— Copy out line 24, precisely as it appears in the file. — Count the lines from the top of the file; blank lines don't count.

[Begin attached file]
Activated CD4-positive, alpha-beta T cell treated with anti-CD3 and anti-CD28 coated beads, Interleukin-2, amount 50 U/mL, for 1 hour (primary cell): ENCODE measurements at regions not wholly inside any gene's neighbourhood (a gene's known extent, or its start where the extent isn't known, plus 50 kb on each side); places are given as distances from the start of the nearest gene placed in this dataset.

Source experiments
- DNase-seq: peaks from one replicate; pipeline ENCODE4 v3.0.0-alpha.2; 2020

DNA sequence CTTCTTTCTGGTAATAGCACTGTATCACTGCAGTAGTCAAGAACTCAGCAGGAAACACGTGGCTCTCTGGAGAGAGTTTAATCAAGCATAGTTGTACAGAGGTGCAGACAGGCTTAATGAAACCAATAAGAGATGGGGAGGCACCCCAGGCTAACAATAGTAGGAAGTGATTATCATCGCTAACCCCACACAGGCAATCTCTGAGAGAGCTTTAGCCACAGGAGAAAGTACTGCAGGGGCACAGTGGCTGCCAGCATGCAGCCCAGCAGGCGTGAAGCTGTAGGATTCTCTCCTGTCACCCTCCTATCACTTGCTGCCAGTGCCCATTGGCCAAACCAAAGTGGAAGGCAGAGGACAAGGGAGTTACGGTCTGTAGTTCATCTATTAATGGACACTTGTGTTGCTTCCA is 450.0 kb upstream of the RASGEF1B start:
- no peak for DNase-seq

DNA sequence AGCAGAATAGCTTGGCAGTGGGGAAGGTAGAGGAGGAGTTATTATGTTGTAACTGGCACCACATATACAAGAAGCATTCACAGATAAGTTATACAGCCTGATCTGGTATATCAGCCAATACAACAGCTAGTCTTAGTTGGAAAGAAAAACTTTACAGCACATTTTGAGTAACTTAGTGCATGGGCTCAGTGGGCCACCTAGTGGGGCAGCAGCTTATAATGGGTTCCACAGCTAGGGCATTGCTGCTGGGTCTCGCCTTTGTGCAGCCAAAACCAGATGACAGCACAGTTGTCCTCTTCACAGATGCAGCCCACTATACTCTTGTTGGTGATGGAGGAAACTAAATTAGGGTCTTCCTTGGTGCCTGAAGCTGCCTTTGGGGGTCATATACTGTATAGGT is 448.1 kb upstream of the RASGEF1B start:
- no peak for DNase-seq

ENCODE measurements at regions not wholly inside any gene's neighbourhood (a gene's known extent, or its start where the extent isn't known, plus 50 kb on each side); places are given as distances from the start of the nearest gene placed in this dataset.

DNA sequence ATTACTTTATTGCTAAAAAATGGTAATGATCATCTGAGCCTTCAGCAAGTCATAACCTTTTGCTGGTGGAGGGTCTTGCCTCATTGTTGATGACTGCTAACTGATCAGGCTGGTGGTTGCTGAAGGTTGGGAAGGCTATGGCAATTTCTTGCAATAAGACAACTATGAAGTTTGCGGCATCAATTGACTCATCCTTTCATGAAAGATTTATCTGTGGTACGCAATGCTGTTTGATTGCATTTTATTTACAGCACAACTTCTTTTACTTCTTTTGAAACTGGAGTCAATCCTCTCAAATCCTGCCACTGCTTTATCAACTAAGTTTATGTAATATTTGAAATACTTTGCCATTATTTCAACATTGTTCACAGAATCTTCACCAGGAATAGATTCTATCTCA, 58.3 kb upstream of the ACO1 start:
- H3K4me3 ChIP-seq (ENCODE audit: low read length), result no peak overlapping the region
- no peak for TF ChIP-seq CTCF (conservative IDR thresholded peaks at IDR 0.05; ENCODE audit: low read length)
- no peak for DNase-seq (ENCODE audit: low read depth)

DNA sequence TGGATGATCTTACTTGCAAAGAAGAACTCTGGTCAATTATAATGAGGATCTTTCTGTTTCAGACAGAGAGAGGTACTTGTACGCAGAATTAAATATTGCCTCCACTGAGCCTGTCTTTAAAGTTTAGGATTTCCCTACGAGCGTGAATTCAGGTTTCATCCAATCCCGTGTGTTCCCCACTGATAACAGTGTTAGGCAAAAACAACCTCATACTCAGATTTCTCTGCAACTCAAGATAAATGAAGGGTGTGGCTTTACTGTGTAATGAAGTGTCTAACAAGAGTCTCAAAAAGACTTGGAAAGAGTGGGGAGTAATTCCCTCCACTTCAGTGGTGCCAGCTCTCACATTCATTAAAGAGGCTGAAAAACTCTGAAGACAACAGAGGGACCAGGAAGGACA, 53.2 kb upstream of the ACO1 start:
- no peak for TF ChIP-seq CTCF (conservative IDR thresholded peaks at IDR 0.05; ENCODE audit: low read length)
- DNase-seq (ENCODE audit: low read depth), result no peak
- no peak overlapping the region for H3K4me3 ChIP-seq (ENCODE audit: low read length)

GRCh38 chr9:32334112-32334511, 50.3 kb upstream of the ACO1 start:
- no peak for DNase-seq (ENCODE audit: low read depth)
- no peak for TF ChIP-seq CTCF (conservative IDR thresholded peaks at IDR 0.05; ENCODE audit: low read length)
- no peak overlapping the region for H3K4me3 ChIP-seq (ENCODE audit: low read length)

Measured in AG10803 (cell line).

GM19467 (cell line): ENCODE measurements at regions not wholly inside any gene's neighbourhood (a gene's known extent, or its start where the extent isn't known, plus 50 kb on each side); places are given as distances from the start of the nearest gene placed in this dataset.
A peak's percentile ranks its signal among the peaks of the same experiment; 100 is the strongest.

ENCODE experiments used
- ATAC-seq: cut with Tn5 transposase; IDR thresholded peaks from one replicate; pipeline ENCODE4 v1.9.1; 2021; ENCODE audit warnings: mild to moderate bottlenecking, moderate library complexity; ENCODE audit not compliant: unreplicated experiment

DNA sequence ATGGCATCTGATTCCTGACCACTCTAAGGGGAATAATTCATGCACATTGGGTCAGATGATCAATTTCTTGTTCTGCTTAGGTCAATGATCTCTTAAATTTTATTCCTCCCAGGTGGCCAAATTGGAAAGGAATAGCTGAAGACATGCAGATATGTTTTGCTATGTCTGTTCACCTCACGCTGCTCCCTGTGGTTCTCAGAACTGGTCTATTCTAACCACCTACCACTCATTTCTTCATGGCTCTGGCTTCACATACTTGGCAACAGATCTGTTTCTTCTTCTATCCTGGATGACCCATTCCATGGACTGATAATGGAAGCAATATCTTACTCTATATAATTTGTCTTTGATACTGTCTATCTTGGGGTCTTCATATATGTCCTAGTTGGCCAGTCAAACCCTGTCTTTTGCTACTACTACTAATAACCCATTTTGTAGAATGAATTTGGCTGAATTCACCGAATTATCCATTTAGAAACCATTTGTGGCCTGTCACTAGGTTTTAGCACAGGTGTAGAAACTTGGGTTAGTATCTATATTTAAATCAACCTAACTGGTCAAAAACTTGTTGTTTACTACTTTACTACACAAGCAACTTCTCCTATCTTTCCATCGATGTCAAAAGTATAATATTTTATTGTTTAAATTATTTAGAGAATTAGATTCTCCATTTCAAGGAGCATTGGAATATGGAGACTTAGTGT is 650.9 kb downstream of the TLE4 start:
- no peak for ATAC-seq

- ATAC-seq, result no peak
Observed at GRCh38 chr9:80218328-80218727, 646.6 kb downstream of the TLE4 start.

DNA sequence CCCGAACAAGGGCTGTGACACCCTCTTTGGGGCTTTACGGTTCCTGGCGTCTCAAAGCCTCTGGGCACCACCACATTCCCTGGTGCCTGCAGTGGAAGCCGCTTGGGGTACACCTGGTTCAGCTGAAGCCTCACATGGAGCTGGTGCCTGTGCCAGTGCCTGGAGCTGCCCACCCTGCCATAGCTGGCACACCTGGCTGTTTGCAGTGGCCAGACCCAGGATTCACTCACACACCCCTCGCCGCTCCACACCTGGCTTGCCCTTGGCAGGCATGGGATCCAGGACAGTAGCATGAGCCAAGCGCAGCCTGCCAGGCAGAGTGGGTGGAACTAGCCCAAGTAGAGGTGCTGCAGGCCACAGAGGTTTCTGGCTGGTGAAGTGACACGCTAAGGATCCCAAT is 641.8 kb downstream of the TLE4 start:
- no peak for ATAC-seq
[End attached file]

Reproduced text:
ENCODE experiments used